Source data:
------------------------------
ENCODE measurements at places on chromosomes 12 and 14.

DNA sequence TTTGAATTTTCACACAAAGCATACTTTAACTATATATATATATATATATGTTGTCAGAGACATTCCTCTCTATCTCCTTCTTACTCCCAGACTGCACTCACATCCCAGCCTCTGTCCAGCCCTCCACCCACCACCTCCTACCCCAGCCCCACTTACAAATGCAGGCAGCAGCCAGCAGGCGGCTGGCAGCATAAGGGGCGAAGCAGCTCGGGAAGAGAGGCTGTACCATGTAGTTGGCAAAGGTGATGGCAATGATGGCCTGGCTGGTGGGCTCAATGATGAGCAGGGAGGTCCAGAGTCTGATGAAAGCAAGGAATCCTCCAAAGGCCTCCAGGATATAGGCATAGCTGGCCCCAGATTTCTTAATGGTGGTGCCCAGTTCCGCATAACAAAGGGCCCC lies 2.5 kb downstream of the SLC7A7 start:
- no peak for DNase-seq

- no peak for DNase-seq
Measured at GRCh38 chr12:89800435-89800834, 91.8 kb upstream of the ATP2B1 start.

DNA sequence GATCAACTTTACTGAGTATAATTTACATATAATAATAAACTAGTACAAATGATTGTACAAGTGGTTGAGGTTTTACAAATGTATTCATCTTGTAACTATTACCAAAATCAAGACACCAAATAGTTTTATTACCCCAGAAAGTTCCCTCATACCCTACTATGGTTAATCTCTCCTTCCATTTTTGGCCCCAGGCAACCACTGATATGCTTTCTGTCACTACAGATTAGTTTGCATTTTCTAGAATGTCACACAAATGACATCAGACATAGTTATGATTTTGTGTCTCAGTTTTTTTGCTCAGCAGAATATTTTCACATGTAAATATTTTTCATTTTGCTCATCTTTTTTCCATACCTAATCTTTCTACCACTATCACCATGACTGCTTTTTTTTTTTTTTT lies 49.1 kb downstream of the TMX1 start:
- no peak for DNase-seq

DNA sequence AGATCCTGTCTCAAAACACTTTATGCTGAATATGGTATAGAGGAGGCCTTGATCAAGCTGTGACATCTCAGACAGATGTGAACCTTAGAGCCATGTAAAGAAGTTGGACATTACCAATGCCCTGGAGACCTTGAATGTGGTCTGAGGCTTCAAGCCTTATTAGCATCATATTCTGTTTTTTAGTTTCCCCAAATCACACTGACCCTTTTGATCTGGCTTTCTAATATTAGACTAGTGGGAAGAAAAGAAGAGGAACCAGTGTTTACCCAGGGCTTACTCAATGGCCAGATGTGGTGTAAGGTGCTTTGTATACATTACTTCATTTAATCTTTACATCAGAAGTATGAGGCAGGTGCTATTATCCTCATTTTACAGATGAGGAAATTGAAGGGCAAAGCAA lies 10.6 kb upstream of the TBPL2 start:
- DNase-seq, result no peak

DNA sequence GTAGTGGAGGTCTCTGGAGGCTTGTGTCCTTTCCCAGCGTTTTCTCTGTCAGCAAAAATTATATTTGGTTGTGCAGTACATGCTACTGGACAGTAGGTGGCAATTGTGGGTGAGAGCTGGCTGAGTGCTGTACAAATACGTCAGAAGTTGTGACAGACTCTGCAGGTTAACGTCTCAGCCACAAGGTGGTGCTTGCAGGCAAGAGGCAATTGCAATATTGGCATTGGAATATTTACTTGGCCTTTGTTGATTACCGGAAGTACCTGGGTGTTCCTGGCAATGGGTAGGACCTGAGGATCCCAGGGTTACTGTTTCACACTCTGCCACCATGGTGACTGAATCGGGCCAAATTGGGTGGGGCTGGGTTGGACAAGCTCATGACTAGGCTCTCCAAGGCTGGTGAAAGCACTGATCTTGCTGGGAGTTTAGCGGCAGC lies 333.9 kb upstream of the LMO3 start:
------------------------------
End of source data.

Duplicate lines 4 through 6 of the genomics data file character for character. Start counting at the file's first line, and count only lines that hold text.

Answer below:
- no peak for DNase-seq
Measured at GRCh38 chr12:89800435-89800834, 91.8 kb upstream of the ATP2B1 start.

DNA sequence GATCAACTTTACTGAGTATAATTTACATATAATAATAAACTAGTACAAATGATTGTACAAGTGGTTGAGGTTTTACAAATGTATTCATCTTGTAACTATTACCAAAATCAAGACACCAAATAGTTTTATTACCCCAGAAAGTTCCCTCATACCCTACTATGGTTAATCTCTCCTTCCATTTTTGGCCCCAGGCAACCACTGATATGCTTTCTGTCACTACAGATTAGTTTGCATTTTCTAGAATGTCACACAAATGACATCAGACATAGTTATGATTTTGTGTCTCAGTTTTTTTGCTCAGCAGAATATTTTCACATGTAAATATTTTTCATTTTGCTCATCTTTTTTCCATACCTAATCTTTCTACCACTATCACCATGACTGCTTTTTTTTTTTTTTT lies 49.1 kb downstream of the TMX1 start: